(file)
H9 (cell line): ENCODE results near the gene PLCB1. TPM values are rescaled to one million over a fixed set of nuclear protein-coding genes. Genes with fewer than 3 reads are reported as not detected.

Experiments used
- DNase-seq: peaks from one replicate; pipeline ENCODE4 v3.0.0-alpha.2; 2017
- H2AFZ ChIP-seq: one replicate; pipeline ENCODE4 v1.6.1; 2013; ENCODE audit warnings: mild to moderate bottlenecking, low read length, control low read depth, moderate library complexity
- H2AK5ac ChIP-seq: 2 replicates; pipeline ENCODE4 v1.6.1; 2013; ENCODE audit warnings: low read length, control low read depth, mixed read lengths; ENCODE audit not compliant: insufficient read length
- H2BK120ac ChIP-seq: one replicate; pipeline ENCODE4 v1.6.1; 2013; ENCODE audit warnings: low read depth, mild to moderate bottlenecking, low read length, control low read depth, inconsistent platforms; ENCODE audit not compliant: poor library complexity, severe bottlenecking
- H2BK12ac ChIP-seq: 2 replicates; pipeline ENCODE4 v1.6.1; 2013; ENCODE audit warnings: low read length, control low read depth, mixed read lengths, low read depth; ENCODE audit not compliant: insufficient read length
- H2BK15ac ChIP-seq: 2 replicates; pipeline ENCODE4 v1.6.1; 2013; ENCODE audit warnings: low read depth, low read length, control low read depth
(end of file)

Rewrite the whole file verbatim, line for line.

H9 (cell line): ENCODE results near the gene PLCB1. TPM values are rescaled to one million over a fixed set of nuclear protein-coding genes. Genes with fewer than 3 reads are reported as not detected.

Experiments used
- DNase-seq: peaks from one replicate; pipeline ENCODE4 v3.0.0-alpha.2; 2017
- H2AFZ ChIP-seq: one replicate; pipeline ENCODE4 v1.6.1; 2013; ENCODE audit warnings: mild to moderate bottlenecking, low read length, control low read depth, moderate library complexity
- H2AK5ac ChIP-seq: 2 replicates; pipeline ENCODE4 v1.6.1; 2013; ENCODE audit warnings: low read length, control low read depth, mixed read lengths; ENCODE audit not compliant: insufficient read length
- H2BK120ac ChIP-seq: one replicate; pipeline ENCODE4 v1.6.1; 2013; ENCODE audit warnings: low read depth, mild to moderate bottlenecking, low read length, control low read depth, inconsistent platforms; ENCODE audit not compliant: poor library complexity, severe bottlenecking
- H2BK12ac ChIP-seq: 2 replicates; pipeline ENCODE4 v1.6.1; 2013; ENCODE audit warnings: low read length, control low read depth, mixed read lengths, low read depth; ENCODE audit not compliant: insufficient read length
- H2BK15ac ChIP-seq: 2 replicates; pipeline ENCODE4 v1.6.1; 2013; ENCODE audit warnings: low read depth, low read length, control low read depth